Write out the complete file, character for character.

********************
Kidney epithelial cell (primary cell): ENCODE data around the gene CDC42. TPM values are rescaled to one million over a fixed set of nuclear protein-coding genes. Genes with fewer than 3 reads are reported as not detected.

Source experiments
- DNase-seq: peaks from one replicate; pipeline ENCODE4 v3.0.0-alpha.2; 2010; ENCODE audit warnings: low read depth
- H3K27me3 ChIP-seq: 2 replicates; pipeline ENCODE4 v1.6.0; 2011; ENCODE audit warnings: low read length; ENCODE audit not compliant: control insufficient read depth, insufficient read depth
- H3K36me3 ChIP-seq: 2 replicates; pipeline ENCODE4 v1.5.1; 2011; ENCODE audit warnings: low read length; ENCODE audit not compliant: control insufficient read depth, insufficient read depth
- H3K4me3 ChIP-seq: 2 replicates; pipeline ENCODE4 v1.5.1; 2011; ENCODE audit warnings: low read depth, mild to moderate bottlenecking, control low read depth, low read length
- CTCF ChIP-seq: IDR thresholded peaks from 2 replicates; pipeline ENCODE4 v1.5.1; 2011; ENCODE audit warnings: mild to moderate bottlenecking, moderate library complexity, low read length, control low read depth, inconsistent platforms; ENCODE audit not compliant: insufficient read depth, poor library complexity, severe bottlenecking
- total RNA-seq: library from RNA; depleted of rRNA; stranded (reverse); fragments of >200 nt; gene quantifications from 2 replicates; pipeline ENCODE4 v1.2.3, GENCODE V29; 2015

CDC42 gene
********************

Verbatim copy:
Kidney epithelial cell (primary cell): ENCODE data around the gene CDC42. TPM values are rescaled to one million over a fixed set of nuclear protein-coding genes. Genes with fewer than 3 reads are reported as not detected.

Source experiments
- DNase-seq: peaks from one replicate; pipeline ENCODE4 v3.0.0-alpha.2; 2010; ENCODE audit warnings: low read depth
- H3K27me3 ChIP-seq: 2 replicates; pipeline ENCODE4 v1.6.0; 2011; ENCODE audit warnings: low read length; ENCODE audit not compliant: control insufficient read depth, insufficient read depth
- H3K36me3 ChIP-seq: 2 replicates; pipeline ENCODE4 v1.5.1; 2011; ENCODE audit warnings: low read length; ENCODE audit not compliant: control insufficient read depth, insufficient read depth
- H3K4me3 ChIP-seq: 2 replicates; pipeline ENCODE4 v1.5.1; 2011; ENCODE audit warnings: low read depth, mild to moderate bottlenecking, control low read depth, low read length
- CTCF ChIP-seq: IDR thresholded peaks from 2 replicates; pipeline ENCODE4 v1.5.1; 2011; ENCODE audit warnings: mild to moderate bottlenecking, moderate library complexity, low read length, control low read depth, inconsistent platforms; ENCODE audit not compliant: insufficient read depth, poor library complexity, severe bottlenecking
- total RNA-seq: library from RNA; depleted of rRNA; stranded (reverse); fragments of >200 nt; gene quantifications from 2 replicates; pipeline ENCODE4 v1.2.3, GENCODE V29; 2015

CDC42 gene